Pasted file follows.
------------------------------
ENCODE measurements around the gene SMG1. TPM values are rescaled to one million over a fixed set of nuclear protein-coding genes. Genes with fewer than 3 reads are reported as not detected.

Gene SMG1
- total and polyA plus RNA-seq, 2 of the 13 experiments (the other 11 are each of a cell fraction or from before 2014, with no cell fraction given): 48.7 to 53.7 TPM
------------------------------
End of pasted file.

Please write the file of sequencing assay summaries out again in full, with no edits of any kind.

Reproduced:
ENCODE measurements around the gene SMG1. TPM values are rescaled to one million over a fixed set of nuclear protein-coding genes. Genes with fewer than 3 reads are reported as not detected.

Gene SMG1
- total and polyA plus RNA-seq, 2 of the 13 experiments (the other 11 are each of a cell fraction or from before 2014, with no cell fraction given): 48.7 to 53.7 TPM